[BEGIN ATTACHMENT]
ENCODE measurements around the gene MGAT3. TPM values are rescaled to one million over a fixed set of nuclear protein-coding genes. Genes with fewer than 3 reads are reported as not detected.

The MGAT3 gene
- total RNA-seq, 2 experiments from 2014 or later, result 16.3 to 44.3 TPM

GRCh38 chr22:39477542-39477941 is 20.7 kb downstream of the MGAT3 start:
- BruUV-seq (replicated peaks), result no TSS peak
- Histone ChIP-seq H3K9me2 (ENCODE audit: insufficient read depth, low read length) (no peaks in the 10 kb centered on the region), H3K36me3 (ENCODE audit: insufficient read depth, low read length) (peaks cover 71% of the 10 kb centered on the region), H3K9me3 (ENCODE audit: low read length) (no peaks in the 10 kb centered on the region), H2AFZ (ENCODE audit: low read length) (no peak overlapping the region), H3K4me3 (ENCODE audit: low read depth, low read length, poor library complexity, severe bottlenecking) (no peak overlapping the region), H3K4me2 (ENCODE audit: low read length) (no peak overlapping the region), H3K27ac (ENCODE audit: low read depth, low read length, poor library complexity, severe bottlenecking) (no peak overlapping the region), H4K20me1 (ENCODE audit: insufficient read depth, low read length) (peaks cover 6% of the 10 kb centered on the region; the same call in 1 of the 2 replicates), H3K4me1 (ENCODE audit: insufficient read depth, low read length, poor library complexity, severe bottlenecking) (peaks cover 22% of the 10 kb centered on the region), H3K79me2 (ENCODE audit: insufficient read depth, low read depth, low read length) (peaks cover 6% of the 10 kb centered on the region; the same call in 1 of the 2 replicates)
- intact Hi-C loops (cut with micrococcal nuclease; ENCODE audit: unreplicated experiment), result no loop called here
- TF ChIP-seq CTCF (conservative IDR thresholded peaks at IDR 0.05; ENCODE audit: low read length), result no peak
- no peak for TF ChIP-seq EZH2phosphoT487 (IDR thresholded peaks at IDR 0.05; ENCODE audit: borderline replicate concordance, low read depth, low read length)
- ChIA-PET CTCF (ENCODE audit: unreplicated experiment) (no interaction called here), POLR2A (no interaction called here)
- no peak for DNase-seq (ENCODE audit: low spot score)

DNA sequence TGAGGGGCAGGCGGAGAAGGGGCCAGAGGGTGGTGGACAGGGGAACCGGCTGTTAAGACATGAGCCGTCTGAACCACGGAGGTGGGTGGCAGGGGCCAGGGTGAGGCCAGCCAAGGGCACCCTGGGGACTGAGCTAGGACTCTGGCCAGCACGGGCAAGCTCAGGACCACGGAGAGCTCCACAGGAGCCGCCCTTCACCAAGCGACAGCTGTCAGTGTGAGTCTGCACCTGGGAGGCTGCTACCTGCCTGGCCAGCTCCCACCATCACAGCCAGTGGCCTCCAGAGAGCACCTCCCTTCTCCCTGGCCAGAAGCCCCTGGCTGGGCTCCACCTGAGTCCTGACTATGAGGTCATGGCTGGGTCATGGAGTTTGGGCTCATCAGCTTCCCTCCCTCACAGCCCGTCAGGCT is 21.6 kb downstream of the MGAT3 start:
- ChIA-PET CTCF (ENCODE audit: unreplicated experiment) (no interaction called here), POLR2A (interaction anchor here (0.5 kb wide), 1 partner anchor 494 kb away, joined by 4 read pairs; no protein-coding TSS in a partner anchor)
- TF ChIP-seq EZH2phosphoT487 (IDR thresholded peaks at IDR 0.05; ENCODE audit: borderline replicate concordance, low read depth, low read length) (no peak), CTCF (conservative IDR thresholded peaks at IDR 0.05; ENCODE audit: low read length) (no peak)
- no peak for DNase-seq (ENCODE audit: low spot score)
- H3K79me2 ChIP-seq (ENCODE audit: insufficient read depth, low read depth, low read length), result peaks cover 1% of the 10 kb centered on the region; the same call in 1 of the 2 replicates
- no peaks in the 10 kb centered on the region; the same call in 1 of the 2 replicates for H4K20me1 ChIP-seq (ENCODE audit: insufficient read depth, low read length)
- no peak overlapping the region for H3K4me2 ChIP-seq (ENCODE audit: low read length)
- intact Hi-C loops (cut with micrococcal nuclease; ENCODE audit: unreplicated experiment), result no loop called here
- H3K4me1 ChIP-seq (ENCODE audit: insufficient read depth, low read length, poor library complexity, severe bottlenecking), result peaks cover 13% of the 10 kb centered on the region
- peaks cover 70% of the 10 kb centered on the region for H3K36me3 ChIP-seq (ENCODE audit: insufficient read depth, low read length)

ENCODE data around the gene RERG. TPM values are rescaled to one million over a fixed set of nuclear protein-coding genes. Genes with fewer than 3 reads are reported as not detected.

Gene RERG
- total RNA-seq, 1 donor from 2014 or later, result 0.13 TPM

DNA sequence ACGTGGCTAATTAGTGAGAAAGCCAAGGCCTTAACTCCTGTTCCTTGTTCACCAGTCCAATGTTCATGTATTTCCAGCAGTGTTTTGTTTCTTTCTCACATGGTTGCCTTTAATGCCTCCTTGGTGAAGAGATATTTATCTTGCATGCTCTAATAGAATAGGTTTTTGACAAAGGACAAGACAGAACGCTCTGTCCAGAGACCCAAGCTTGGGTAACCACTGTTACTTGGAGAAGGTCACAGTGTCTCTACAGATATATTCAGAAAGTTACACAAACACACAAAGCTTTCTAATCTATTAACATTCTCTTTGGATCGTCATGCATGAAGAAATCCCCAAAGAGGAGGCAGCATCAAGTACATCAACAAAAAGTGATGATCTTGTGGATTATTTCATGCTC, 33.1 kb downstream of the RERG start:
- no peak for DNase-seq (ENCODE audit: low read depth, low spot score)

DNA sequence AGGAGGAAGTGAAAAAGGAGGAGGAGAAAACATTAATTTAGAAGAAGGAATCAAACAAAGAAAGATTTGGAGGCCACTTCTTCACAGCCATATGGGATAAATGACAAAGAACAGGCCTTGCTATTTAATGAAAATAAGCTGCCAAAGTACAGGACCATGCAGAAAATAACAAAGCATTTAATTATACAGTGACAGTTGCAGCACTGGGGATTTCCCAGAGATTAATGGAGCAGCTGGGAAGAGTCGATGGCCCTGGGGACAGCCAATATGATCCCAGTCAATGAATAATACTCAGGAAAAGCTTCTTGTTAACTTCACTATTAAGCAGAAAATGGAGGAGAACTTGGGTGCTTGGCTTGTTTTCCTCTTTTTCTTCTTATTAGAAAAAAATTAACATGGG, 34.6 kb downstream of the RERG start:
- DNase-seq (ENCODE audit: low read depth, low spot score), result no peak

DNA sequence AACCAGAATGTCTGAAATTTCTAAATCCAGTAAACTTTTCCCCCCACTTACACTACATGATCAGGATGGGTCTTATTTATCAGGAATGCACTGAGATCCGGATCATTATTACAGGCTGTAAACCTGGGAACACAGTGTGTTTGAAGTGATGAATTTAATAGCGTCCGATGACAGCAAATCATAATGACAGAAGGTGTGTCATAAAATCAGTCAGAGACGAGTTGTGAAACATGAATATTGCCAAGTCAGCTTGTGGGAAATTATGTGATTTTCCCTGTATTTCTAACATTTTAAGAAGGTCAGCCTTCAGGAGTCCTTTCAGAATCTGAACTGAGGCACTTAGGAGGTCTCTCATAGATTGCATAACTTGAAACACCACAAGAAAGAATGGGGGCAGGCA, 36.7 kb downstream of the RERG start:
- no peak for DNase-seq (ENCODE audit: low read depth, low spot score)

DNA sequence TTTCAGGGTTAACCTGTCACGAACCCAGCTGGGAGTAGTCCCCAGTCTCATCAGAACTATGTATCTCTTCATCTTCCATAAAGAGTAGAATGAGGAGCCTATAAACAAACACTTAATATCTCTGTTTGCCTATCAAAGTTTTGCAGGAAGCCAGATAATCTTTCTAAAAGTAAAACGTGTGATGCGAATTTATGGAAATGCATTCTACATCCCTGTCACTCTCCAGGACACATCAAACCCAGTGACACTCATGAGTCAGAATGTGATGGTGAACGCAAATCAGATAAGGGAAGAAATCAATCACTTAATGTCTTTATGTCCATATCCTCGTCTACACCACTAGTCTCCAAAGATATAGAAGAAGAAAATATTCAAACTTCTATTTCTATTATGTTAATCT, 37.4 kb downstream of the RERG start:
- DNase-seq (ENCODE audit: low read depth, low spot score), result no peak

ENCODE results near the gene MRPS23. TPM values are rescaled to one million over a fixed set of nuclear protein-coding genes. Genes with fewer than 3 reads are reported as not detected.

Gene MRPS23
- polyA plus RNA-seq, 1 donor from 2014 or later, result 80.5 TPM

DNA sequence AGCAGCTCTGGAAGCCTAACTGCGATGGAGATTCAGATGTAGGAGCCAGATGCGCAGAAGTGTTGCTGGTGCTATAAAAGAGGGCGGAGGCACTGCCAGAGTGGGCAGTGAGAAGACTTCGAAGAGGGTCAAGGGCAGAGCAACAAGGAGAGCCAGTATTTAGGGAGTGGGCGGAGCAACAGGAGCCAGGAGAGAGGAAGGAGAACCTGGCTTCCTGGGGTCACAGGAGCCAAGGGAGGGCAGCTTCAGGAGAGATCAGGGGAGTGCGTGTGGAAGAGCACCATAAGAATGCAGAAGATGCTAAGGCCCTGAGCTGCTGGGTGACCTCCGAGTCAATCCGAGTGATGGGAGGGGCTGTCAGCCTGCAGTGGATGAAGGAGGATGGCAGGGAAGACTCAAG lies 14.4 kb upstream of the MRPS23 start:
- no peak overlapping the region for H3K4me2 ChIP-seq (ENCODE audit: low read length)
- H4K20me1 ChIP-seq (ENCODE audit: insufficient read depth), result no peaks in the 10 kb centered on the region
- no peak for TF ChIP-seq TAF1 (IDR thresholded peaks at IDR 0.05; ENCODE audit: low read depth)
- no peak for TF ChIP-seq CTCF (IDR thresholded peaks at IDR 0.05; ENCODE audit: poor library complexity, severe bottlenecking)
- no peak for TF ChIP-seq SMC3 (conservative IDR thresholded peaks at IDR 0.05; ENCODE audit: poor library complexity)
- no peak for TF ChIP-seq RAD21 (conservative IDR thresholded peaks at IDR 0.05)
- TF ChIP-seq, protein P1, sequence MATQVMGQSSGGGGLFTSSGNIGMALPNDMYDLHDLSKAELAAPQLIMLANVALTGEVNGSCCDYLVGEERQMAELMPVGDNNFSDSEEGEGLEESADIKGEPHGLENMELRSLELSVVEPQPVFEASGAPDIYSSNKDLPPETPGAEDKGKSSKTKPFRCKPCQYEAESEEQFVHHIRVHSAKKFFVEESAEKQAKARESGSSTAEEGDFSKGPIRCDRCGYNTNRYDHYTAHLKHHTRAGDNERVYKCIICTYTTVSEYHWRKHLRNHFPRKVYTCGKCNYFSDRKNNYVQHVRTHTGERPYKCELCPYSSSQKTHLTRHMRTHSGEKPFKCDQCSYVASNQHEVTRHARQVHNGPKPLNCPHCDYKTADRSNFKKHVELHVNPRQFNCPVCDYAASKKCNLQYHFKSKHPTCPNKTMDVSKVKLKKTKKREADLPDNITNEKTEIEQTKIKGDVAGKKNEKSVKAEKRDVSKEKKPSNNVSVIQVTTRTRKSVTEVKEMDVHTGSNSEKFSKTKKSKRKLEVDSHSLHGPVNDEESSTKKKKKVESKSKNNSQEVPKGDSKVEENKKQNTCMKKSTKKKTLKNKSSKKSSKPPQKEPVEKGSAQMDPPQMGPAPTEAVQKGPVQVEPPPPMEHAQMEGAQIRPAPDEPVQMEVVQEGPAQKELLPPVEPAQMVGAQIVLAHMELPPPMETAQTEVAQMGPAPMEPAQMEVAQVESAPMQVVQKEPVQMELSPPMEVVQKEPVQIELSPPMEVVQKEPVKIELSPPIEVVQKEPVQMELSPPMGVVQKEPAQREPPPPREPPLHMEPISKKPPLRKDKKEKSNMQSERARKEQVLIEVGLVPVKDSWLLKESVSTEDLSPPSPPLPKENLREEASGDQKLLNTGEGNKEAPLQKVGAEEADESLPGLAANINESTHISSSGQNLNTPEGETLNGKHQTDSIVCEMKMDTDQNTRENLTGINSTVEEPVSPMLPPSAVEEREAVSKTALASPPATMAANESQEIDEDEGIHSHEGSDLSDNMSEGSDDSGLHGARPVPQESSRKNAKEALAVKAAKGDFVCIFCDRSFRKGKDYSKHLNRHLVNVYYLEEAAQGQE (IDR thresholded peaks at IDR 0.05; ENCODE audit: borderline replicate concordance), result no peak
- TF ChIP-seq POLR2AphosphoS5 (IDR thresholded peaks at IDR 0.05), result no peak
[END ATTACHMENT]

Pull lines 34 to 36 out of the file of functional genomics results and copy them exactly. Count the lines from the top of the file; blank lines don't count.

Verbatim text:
Gene MRPS23
- polyA plus RNA-seq, 1 donor from 2014 or later, result 80.5 TPM

DNA sequence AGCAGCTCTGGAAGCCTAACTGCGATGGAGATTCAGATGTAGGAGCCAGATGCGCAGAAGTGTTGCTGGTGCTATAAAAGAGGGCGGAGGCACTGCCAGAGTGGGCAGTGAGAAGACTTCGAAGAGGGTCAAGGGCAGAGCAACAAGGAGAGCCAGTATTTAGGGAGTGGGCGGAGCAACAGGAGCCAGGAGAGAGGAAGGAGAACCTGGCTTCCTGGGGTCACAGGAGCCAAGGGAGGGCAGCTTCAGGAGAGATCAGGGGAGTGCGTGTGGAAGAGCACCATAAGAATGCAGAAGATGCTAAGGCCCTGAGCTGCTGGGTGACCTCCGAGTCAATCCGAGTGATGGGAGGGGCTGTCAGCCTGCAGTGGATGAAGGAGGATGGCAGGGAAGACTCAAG lies 14.4 kb upstream of the MRPS23 start: